use strict;
use warnings;
package Config::INI::Reader;
$Config::INI::Reader::VERSION = '0.025';
use Mixin::Linewise::Readers 0.105;
# ABSTRACT: a subclassable .ini-file parser

#pod =head1 SYNOPSIS
#pod
#pod If F<family.ini> contains:
#pod
#pod   admin = rjbs
#pod
#pod   [rjbs]
#pod   awesome = yes
#pod   height = 5' 10"
#pod
#pod   [mj]
#pod   awesome = totally
#pod   height = 23"
#pod
#pod Then when your program contains:
#pod
#pod   my $hash = Config::INI::Reader->read_file('family.ini');
#pod
#pod C<$hash> will contain:
#pod
#pod   {
#pod     '_'  => { admin => 'rjbs' },
#pod     rjbs => {
#pod       awesome => 'yes',
#pod       height  => q{5' 10"},
#pod     },
#pod     mj   => {
#pod       awesome => 'totally',
#pod       height  => '23"',
#pod     },
#pod   }
#pod
#pod =head1 DESCRIPTION
#pod
#pod Config::INI::Reader is I<yet another> config module implementing I<yet another>
#pod slightly different take on the undeniably easy to read L<".ini" file
#pod format|Config::INI>.  Its default behavior is quite similar to that of
#pod L<Config::Tiny>, on which it is based.
#pod
#pod The chief difference is that Config::INI::Reader is designed to be subclassed
#pod to allow for side-effects and self-reconfiguration to occur during the course
#pod of reading its input.
#pod
#pod =cut

use Carp ();

our @CARP_NOT = qw(Mixin::Linewise::Readers);

#pod =head1 METHODS FOR READING CONFIG
#pod
#pod These methods are all that most users will need: they read configuration from a
#pod source of input, then they return the data extracted from that input.  There
#pod are three reader methods, C<read_string>, C<read_file>, and C<read_handle>.
#pod The first two are implemented in terms of the third.  It iterates over lines in
#pod a file, calling methods on the reader when events occur.  Those events are
#pod detailed below in the L</METHODS FOR SUBCLASSING> section.
#pod
#pod All of the reader methods return an unblessed reference to a hash.
#pod
#pod All throw an exception when they encounter an error.
#pod
#pod =head2 read_file
#pod
#pod   my $hash_ref = Config::INI::Reader->read_file($filename);
#pod
#pod Given a filename, this method returns a hashref of the contents of that file.
#pod
#pod =head2 read_string
#pod
#pod   my $hash_ref = Config::INI::Reader->read_string($string);
#pod
#pod Given a string, this method returns a hashref of the contents of that string.
#pod
#pod =head2 read_handle
#pod
#pod   my $hash_ref = Config::INI::Reader->read_handle($io_handle);
#pod
#pod Given an IO::Handle, this method returns a hashref of the contents of that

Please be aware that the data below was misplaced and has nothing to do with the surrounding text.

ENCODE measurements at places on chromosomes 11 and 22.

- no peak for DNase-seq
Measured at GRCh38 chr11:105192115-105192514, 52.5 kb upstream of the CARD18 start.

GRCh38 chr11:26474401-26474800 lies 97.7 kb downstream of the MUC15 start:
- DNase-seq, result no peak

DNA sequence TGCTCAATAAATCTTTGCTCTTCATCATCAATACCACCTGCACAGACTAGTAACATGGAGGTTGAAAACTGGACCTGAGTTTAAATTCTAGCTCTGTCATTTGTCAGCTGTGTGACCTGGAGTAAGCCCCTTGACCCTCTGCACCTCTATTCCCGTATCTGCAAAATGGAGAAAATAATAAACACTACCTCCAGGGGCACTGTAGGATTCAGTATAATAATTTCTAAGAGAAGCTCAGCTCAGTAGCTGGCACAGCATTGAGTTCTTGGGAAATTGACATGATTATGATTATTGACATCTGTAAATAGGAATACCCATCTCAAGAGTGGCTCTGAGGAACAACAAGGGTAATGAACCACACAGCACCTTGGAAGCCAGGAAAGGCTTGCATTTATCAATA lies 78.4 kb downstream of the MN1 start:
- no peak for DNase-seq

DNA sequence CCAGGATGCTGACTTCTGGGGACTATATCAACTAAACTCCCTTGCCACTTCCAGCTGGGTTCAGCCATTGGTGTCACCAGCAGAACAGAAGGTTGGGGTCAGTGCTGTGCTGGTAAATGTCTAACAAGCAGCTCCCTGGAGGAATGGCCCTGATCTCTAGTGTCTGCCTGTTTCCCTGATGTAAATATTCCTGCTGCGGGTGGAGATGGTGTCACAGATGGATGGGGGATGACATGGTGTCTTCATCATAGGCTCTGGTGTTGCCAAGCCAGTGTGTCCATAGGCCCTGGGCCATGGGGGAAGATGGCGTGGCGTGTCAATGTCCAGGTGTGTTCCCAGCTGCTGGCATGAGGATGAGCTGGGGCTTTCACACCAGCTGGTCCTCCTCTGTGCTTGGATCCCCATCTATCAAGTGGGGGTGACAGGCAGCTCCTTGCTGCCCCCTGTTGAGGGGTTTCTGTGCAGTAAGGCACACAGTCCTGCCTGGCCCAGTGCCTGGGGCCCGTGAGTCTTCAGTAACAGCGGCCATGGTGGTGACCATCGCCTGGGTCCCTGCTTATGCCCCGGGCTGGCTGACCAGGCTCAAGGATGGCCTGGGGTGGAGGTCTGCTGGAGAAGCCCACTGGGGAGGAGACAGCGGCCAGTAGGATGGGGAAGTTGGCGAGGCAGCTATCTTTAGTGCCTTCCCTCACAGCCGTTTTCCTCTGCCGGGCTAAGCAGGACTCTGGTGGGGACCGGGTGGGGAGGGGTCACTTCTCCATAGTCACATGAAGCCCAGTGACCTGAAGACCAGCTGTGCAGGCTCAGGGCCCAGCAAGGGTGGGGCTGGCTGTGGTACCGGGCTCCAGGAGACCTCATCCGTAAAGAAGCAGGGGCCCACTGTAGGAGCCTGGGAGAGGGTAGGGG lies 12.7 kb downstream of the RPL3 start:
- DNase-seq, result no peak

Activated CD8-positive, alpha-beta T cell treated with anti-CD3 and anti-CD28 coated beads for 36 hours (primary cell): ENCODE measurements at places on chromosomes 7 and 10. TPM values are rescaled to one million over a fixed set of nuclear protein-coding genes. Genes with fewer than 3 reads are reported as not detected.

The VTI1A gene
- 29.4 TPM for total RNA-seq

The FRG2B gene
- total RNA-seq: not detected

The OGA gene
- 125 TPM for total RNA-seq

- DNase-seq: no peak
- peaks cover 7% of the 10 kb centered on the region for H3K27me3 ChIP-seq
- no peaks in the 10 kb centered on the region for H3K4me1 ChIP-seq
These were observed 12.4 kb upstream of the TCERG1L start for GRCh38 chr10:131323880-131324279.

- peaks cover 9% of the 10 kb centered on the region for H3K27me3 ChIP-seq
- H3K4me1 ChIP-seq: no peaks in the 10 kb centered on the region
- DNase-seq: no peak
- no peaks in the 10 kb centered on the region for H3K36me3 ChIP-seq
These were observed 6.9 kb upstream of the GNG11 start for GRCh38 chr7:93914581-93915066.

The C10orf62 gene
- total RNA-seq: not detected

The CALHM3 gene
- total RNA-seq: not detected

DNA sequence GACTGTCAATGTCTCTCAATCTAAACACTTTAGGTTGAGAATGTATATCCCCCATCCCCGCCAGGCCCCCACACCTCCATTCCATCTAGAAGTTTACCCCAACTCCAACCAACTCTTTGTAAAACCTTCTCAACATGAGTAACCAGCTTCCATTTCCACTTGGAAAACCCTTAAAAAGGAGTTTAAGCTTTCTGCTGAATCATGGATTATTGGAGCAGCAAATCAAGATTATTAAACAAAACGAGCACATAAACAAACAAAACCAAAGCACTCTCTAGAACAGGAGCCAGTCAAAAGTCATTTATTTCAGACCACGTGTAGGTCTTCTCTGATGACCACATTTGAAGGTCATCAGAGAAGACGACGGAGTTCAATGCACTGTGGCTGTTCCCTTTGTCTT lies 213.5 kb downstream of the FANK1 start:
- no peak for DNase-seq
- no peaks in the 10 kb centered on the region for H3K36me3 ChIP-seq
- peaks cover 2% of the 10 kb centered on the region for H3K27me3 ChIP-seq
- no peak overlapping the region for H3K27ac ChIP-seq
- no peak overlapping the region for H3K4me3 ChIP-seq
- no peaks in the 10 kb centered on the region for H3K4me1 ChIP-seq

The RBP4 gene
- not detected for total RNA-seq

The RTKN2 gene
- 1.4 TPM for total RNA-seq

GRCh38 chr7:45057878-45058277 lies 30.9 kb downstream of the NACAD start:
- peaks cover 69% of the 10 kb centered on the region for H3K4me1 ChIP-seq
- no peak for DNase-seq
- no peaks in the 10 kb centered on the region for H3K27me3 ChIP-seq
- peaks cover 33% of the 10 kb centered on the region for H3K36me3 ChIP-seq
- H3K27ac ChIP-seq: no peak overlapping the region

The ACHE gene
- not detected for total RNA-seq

#pod handle.
#pod
#pod =cut

sub read_handle {
  my ($invocant, $handle) = @_;

  my $self = ref $invocant ? $invocant : $invocant->new;

  # parse the file
  LINE: while (my $line = $handle->getline) {
    if ($handle->input_line_number == 1 && $line =~ /\A\x{FEFF}/) {
      Carp::confess("input handle appears to start with a BOM");
    }

    $self->preprocess_line(\$line);

    next LINE if $self->can_ignore($line, $handle);

    # Handle section headers
    if (defined (my $name = $self->parse_section_header($line, $handle))) {
      # Create the sub-hash if it doesn't exist.
      # Without this sections without keys will not
      # appear at all in the completed struct.
      $self->change_section($name);
      next LINE;
    }

    if (my ($name, $value) = $self->parse_value_assignment($line, $handle)) {
      $self->set_value($name, $value);
      next LINE;
    }

    $self->handle_unparsed_line($line, $handle);
  }

  $self->finalize;

  return $self->{data};
}

#pod =head1 METHODS FOR SUBCLASSING
#pod
#pod These are the methods you need to understand and possibly change when
#pod subclassing Config::INI::Reader to handle a different format of input.
#pod
#pod =head2 current_section
#pod
#pod   my $section_name = $reader->current_section;
#pod
#pod This method returns the name of the current section.  If no section has yet
#pod been set, it returns the result of calling the C<starting_section> method.
#pod
#pod =cut

sub current_section {
  defined $_[0]->{section} ? $_[0]->{section} : $_[0]->starting_section;
}

#pod =head2 parse_section_header
#pod
#pod   my $name = $reader->parse_section_header($line, $handle);
#pod
#pod Given a line of input, this method decides whether the line is a section-change
#pod declaration.  If it is, it returns the name of the section to which to change.
#pod If the line is not a section-change, the method returns false.
#pod
#pod =cut

sub parse_section_header {
  return $1 if $_[1] =~ /^\s*\[\s*(.+?)\s*\]\s*$/;
  return;
}

#pod =head2 change_section
#pod
#pod   $reader->change_section($section_name);
#pod
#pod This method is called whenever a section change occurs in the file.
#pod
#pod The default implementation is to change the current section into which data is
#pod being read and to initialize that section to an empty hashref.
#pod
#pod =cut

sub change_section {
  my ($self, $section) = @_;

  $self->{section} = $section;

  if (!exists $self->{data}{$section}) {
    $self->{data}{$section} = {};
  }
}

#pod =head2 parse_value_assignment
#pod
#pod   my ($name, $value) = $reader->parse_value_assignment($line, $handle);
#pod
#pod Given a line of input, this method decides whether the line is a property
#pod value assignment.  If it is, it returns the name of the property and the value
#pod being assigned to it.  If the line is not a property assignment, the method
#pod returns false.
#pod
#pod =cut

sub parse_value_assignment {
  return ($1, $2) if $_[1] =~ /^\s*([^=\s\pC][^=\pC]*?)\s*=\s*(.*?)\s*$/;
  return;
}

#pod =head2 set_value
#pod
#pod   $reader->set_value($name, $value);
#pod
#pod This method is called whenever an assignment occurs in the file.  The default
#pod behavior is to change the value of the named property to the given value.
#pod
#pod =cut

sub set_value {
  my ($self, $name, $value) = @_;

  $self->{data}{ $self->current_section }{$name} = $value;
}

#pod =head2 starting_section
#pod
#pod   my $section = Config::INI::Reader->starting_section;
#pod
#pod This method returns the name of the starting section.  The default is: C<_>
#pod
#pod =cut

sub starting_section { q{_} }

#pod =head2 can_ignore
#pod
#pod   do_nothing if $reader->can_ignore($line, $handle)
#pod
#pod This method returns true if the given line of input is safe to ignore.  The
#pod default implementation ignores lines that contain only whitespace or comments.
#pod
#pod This is run I<after> L<preprocess_line>.
#pod
#pod =cut

sub can_ignore {
  my ($self, $line, $handle) = @_;

  # Skip comments and empty lines
  return $line =~ /\A\s*(?:;|$)/ ? 1 : 0;
}

#pod =head2 preprocess_line
#pod
#pod   $reader->preprocess_line(\$line);